Mean size of core areas determined by the 50% fixed-kernel method did not differ among seasons across years for either species (mule deer: [F.sub.5] = 1.28, P = 0.28; white-tailed deer: [F.sub.5] = 1.05, P = 0.39). Size of core areas between seasons was averaged across years within species to compare spring and summer (Table 1). Mean size of core areas in spring determined by the 50% fixed-kernel method was greater than size of core areas in summer for white-tailed deer ([F.sub.1] = 5.18, P = 0.03), but not for mule deer ([F.sub.1] = 0.79, P = 0.38). Mean size of core areas determined by the 50% fixed-kernel method was not different between mule deer and white-tailed deer for spring ([F.sub.1] = 0.08, P = 0.78) or summer ([F.sub.1] = 3.59, P = 0.06).

Mean size of home range determined by the 95% fixed-kernel method did not differ among seasons across years for either species (mule deer: [F.sub.5] = 0.70, P = 0.62; white-tailed deer: [F.sub.5] = 1.74, P = 0.13; Table 1). Mean size of home range determined by the 95% fixed-kernel method for spring was greater than that in summer for white-tailed deer ([F.sub.1] = 8.50, P < 0.01), but not for mule deer ([F.sub.1] = 1.56, P = 0.21). Within seasons, mean size of home range determined by the 95% fixed-kernel method was not different between mule deer and white-tailed deer for spring ([F.sub.1] = 1.25, P = 0.27) or summer ([F.sub.1] = 3.57, P = 0.06).

Within species, core areas in summer partially overlapped core areas in spring for individual deer during all years (Table 2). Indices of overlap were not different among years ([F.sub.1] = 1.01, P = 0.37) or between species ([F.sub.2] = 0.01, P = 0.92), nor was there a species-by-year interaction ([F.sub.2] = 0.97, P = 0.38). Both species exhibited greater individual fidelity in home range determined by the 95% fixed-kernel method within each year. However, as with core areas, indices of overlap were not different among years ([F.sub.1] = 0.85, P = 0.43) or between species ([F.sub.2] = 0.18, P = 0.67), nor was there a species-by-year interaction ([F.sub.2] = 0.91, P = 0.41).

Core areas and home ranges of individual animals for spring and summer also overlapped across years within seasons (Table 3). The index of overlap for core areas from spring to spring was greater for mule deer than for white-tailed deer ([F.sub.1] = 4.29, P = 0.04). Overlap in core areas from summer to summer also was greater for mule deer ([F.sub.1] = 9.60, P < 0.01). However, overlap of home ranges in spring and summer were not different across years ([F.sub.1] = 2.57, P = 0.12 and [F.sub.1] = 3.25, P = 0.08, respectively).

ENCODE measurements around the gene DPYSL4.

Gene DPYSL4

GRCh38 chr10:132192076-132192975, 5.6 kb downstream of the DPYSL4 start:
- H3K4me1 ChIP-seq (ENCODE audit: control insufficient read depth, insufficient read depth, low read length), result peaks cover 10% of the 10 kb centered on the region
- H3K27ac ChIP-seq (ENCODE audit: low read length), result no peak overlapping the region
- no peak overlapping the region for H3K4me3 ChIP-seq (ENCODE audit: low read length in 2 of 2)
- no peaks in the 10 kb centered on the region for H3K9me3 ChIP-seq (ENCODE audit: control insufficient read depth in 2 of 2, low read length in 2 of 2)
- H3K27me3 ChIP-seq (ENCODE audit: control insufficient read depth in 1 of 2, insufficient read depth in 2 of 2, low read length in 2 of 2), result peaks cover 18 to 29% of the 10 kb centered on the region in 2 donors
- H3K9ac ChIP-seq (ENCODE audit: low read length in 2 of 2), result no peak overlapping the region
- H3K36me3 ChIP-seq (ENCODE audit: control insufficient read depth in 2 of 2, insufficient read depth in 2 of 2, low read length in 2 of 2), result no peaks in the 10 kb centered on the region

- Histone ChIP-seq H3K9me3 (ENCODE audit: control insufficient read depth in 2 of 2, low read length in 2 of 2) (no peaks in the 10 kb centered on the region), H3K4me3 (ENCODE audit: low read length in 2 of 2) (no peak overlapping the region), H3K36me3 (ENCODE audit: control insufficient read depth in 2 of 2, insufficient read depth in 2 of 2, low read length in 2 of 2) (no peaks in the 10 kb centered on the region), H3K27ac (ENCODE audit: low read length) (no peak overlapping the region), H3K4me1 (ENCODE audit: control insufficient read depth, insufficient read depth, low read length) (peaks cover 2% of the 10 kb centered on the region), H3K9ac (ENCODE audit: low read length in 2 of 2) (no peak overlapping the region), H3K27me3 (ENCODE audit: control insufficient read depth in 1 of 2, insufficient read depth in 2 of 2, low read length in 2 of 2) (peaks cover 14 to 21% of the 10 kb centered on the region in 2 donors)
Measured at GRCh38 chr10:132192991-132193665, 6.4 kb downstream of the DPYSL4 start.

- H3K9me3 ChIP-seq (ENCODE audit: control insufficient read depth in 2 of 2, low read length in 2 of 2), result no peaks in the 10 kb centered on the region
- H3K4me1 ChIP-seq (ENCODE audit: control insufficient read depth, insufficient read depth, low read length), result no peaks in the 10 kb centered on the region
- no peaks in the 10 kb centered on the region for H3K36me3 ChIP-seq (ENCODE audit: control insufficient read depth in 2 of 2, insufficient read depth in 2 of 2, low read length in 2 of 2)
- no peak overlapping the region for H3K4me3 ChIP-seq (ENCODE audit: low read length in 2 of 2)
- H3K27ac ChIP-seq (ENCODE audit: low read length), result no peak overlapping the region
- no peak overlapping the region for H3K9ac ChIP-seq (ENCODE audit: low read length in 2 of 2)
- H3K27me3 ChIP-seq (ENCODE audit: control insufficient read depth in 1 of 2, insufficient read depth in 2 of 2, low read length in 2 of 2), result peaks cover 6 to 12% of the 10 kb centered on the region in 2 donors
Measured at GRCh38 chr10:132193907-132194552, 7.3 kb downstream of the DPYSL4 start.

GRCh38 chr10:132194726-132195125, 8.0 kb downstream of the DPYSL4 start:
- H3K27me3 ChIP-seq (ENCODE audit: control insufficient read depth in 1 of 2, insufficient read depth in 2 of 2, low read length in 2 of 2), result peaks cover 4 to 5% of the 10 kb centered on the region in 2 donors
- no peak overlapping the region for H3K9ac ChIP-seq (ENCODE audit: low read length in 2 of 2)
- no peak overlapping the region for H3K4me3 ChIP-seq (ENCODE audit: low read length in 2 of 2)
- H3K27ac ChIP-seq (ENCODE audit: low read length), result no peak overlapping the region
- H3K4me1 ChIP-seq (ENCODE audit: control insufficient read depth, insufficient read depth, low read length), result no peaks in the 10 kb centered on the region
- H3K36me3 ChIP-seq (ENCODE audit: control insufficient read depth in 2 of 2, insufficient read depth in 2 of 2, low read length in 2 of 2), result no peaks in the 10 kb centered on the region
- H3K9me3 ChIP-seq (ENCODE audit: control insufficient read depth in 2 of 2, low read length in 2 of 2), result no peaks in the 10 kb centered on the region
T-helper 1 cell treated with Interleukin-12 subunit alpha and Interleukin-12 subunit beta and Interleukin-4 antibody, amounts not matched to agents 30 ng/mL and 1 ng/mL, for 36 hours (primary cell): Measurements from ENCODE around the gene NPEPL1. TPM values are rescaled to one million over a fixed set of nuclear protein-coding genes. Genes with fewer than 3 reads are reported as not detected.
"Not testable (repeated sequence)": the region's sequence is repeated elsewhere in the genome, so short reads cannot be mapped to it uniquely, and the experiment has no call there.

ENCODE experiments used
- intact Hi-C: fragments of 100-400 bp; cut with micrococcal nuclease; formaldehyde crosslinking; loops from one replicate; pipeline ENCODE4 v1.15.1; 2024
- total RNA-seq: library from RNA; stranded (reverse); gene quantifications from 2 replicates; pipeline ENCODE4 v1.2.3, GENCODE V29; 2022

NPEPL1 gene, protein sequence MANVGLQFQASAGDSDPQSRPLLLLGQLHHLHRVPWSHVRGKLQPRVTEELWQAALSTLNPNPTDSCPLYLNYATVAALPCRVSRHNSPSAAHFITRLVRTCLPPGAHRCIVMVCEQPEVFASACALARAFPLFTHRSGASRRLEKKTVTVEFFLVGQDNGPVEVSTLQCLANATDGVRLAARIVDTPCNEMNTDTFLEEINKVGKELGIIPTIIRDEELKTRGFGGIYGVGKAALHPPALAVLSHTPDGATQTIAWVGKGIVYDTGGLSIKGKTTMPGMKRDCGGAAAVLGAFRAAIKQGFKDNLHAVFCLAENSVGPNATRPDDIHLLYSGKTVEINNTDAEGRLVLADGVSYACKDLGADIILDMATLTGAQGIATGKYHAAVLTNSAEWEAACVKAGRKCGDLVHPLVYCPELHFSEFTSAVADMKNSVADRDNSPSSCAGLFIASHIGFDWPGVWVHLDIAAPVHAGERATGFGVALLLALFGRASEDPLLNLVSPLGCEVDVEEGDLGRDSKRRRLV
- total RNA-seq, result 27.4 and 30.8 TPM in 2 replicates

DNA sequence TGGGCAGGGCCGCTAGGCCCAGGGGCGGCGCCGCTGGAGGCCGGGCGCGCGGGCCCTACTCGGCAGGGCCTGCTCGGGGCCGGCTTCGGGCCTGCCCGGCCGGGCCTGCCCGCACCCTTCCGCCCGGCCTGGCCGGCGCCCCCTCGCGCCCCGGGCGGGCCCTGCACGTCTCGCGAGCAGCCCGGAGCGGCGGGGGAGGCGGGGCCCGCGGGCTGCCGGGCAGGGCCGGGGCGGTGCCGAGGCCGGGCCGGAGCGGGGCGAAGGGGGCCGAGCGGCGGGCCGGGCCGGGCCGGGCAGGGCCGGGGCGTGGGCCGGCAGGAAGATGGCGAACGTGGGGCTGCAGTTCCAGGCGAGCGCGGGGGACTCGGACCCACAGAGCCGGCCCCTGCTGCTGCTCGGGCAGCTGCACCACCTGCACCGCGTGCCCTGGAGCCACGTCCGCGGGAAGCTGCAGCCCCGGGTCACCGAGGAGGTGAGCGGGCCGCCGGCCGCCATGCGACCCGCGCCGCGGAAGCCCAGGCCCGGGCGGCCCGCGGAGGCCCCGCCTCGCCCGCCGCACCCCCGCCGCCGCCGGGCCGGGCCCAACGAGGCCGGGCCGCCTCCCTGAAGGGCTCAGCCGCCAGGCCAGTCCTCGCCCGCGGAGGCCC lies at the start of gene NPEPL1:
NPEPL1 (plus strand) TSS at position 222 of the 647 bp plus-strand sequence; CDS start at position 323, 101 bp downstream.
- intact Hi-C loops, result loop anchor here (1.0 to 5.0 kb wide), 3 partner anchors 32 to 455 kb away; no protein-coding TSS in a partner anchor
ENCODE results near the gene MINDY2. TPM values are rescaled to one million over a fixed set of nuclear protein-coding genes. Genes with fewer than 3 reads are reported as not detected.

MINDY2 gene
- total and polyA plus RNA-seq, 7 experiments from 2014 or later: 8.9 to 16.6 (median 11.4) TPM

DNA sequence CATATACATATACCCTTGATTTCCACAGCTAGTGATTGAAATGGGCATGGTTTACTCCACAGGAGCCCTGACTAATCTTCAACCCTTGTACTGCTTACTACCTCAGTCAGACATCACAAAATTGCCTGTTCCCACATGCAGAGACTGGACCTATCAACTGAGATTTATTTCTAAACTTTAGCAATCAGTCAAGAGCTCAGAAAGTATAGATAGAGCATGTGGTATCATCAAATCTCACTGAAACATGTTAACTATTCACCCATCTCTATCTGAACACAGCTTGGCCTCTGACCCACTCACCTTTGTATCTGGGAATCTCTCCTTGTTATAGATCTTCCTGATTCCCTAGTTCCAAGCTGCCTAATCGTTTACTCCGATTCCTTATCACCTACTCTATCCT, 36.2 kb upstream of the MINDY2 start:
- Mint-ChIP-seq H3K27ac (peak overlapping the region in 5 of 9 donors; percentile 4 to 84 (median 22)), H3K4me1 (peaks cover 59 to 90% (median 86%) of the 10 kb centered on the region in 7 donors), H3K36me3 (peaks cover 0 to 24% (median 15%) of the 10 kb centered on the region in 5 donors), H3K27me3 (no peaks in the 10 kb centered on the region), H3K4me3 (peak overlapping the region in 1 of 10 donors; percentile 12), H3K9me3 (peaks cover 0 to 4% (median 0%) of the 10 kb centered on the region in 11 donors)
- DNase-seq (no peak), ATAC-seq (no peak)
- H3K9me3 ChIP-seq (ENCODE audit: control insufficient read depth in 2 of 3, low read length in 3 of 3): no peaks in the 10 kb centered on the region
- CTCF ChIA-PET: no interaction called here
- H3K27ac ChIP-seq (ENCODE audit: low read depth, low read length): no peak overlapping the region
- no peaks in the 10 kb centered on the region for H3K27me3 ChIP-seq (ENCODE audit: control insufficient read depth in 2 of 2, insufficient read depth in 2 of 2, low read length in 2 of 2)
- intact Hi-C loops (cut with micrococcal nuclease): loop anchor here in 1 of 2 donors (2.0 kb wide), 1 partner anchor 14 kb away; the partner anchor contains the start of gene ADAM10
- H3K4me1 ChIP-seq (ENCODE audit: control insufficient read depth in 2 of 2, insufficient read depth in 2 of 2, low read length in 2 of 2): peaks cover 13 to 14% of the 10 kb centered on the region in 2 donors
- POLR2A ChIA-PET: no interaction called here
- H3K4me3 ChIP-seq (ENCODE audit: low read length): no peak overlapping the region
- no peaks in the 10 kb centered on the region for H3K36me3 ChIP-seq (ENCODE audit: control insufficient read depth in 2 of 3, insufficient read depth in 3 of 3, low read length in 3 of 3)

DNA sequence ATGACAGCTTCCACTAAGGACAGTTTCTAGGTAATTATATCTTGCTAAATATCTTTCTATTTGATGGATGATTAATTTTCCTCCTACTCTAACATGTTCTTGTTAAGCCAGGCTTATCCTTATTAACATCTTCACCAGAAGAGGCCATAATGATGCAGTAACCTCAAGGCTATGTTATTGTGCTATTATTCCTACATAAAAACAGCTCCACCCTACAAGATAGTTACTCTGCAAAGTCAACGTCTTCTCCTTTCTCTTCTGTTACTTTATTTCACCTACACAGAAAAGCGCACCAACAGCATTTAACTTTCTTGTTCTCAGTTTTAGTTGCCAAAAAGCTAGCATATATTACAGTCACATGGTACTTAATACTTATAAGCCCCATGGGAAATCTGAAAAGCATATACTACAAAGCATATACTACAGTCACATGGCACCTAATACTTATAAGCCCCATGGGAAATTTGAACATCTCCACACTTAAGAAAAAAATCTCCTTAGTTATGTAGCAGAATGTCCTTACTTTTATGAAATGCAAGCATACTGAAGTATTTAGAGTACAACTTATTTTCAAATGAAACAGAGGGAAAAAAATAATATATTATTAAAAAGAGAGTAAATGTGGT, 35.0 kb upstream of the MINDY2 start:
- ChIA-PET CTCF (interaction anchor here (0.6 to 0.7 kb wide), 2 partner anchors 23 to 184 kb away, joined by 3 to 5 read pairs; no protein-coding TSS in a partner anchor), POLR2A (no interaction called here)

We observed instances of interspecific and intraspecific overlap of home ranges and core areas; however, differences among mule deer: mule deer, mule deer:white-tailed deer, or white-tailed deer:white-tailed deer occurred only in core areas (Table 4). In spring 2002, intraspecific overlap was greater than inter-specific overlap for both species (x22 = 10.35, P < 0.01). With the exception of summer 2001, interspecific overlap tended to be lower than interspecific overlap during both seasons. Degree of interspecific overlap did not differ among seasons or years for either species ([F.sub.2] = 0.48, P = 0.69), but they were different among mule deer:mule deer, mule deer:white-tailed deer, or white-tailed deer:white-tailed deer ([F.sub.2] = 3.03, P = 0.04); there was no season and year interaction for mule deer:mule deer, mule deer:white-tailed deer, or white-tailed deer:white-tailed deer ([F.sub.6] = 1.67, P = 0.13). Overlap in home range determined by the 95% fixed-kernel method was similar among mule deer:mule deer, mule deer:white-tailed deer, or white-tailed deer:white-tailed deer across all seasons. There was no difference in indices of overlap of home ranges among seasons ([F.sub.2] = 0.51, P = 0.68) or mule deer:mule deer, mule deer:white-tailed deer, or white-tailed deer: white-tailed deer ([F.sub.2] = 0.74, P = 0.48), nor was there a season and year interaction ([F.sub.6]= 0.64, P = 0.70).